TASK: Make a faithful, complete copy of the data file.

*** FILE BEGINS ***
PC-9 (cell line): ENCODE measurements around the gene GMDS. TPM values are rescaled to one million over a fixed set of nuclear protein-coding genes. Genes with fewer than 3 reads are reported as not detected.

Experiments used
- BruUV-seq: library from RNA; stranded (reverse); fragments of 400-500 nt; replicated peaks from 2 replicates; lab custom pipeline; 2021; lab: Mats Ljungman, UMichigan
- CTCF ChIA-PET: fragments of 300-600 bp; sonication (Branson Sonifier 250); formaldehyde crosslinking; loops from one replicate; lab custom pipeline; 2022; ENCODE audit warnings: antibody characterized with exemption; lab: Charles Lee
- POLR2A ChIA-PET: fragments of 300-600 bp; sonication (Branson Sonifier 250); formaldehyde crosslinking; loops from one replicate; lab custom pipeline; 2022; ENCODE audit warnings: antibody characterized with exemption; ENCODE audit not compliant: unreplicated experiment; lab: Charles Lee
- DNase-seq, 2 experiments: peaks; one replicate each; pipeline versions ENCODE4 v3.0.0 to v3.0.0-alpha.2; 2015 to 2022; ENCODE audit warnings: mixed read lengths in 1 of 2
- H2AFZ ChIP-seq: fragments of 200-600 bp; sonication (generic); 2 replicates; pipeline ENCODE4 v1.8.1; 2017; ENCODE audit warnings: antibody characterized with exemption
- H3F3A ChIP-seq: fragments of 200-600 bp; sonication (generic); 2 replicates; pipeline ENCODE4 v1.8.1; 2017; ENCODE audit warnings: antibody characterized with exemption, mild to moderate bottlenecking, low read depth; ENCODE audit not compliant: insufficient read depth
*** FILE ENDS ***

PC-9 (cell line): ENCODE measurements around the gene GMDS. TPM values are rescaled to one million over a fixed set of nuclear protein-coding genes. Genes with fewer than 3 reads are reported as not detected.

Experiments used
- BruUV-seq: library from RNA; stranded (reverse); fragments of 400-500 nt; replicated peaks from 2 replicates; lab custom pipeline; 2021; lab: Mats Ljungman, UMichigan
- CTCF ChIA-PET: fragments of 300-600 bp; sonication (Branson Sonifier 250); formaldehyde crosslinking; loops from one replicate; lab custom pipeline; 2022; ENCODE audit warnings: antibody characterized with exemption; lab: Charles Lee
- POLR2A ChIA-PET: fragments of 300-600 bp; sonication (Branson Sonifier 250); formaldehyde crosslinking; loops from one replicate; lab custom pipeline; 2022; ENCODE audit warnings: antibody characterized with exemption; ENCODE audit not compliant: unreplicated experiment; lab: Charles Lee
- DNase-seq, 2 experiments: peaks; one replicate each; pipeline versions ENCODE4 v3.0.0 to v3.0.0-alpha.2; 2015 to 2022; ENCODE audit warnings: mixed read lengths in 1 of 2
- H2AFZ ChIP-seq: fragments of 200-600 bp; sonication (generic); 2 replicates; pipeline ENCODE4 v1.8.1; 2017; ENCODE audit warnings: antibody characterized with exemption
- H3F3A ChIP-seq: fragments of 200-600 bp; sonication (generic); 2 replicates; pipeline ENCODE4 v1.8.1; 2017; ENCODE audit warnings: antibody characterized with exemption, mild to moderate bottlenecking, low read depth; ENCODE audit not compliant: insufficient read depth